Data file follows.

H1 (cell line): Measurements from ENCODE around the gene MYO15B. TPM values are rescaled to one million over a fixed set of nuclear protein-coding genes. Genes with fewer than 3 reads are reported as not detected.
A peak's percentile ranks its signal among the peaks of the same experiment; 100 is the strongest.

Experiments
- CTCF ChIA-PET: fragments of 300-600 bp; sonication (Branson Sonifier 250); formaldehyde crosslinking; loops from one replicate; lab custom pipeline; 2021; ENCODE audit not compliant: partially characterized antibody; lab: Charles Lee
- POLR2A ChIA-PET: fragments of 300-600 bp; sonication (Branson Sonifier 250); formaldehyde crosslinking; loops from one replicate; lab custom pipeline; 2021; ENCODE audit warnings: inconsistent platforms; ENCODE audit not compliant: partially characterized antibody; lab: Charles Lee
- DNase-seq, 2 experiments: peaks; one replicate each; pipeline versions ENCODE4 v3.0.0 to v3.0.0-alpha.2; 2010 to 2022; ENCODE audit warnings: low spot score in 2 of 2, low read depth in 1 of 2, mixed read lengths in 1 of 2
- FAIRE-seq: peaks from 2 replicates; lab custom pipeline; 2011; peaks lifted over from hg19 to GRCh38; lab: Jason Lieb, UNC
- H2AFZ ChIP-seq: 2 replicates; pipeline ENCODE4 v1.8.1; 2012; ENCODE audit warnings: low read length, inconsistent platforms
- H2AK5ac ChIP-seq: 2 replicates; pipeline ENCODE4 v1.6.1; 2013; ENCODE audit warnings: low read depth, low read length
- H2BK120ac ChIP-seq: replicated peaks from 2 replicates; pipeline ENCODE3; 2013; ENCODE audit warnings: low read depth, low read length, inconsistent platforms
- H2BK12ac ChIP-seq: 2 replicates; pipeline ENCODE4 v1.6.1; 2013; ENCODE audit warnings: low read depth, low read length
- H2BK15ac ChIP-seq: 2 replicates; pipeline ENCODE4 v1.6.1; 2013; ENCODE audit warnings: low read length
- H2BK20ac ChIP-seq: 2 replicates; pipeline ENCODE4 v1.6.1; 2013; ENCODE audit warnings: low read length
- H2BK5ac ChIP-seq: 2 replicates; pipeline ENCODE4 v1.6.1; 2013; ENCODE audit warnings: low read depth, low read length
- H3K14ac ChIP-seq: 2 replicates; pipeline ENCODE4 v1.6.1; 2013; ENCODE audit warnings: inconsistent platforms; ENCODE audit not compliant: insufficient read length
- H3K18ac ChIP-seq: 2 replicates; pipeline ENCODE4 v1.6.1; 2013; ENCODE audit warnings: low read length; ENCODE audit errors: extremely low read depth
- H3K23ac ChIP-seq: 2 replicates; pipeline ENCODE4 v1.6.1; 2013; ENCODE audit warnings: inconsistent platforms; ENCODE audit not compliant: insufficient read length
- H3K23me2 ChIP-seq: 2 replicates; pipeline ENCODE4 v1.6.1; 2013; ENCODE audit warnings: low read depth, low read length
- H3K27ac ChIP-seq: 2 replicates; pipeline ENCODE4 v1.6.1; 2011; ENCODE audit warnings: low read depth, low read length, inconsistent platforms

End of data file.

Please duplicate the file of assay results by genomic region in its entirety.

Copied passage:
H1 (cell line): Measurements from ENCODE around the gene MYO15B. TPM values are rescaled to one million over a fixed set of nuclear protein-coding genes. Genes with fewer than 3 reads are reported as not detected.
A peak's percentile ranks its signal among the peaks of the same experiment; 100 is the strongest.

Experiments
- CTCF ChIA-PET: fragments of 300-600 bp; sonication (Branson Sonifier 250); formaldehyde crosslinking; loops from one replicate; lab custom pipeline; 2021; ENCODE audit not compliant: partially characterized antibody; lab: Charles Lee
- POLR2A ChIA-PET: fragments of 300-600 bp; sonication (Branson Sonifier 250); formaldehyde crosslinking; loops from one replicate; lab custom pipeline; 2021; ENCODE audit warnings: inconsistent platforms; ENCODE audit not compliant: partially characterized antibody; lab: Charles Lee
- DNase-seq, 2 experiments: peaks; one replicate each; pipeline versions ENCODE4 v3.0.0 to v3.0.0-alpha.2; 2010 to 2022; ENCODE audit warnings: low spot score in 2 of 2, low read depth in 1 of 2, mixed read lengths in 1 of 2
- FAIRE-seq: peaks from 2 replicates; lab custom pipeline; 2011; peaks lifted over from hg19 to GRCh38; lab: Jason Lieb, UNC
- H2AFZ ChIP-seq: 2 replicates; pipeline ENCODE4 v1.8.1; 2012; ENCODE audit warnings: low read length, inconsistent platforms
- H2AK5ac ChIP-seq: 2 replicates; pipeline ENCODE4 v1.6.1; 2013; ENCODE audit warnings: low read depth, low read length
- H2BK120ac ChIP-seq: replicated peaks from 2 replicates; pipeline ENCODE3; 2013; ENCODE audit warnings: low read depth, low read length, inconsistent platforms
- H2BK12ac ChIP-seq: 2 replicates; pipeline ENCODE4 v1.6.1; 2013; ENCODE audit warnings: low read depth, low read length
- H2BK15ac ChIP-seq: 2 replicates; pipeline ENCODE4 v1.6.1; 2013; ENCODE audit warnings: low read length
- H2BK20ac ChIP-seq: 2 replicates; pipeline ENCODE4 v1.6.1; 2013; ENCODE audit warnings: low read length
- H2BK5ac ChIP-seq: 2 replicates; pipeline ENCODE4 v1.6.1; 2013; ENCODE audit warnings: low read depth, low read length
- H3K14ac ChIP-seq: 2 replicates; pipeline ENCODE4 v1.6.1; 2013; ENCODE audit warnings: inconsistent platforms; ENCODE audit not compliant: insufficient read length
- H3K18ac ChIP-seq: 2 replicates; pipeline ENCODE4 v1.6.1; 2013; ENCODE audit warnings: low read length; ENCODE audit errors: extremely low read depth
- H3K23ac ChIP-seq: 2 replicates; pipeline ENCODE4 v1.6.1; 2013; ENCODE audit warnings: inconsistent platforms; ENCODE audit not compliant: insufficient read length
- H3K23me2 ChIP-seq: 2 replicates; pipeline ENCODE4 v1.6.1; 2013; ENCODE audit warnings: low read depth, low read length
- H3K27ac ChIP-seq: 2 replicates; pipeline ENCODE4 v1.6.1; 2011; ENCODE audit warnings: low read depth, low read length, inconsistent platforms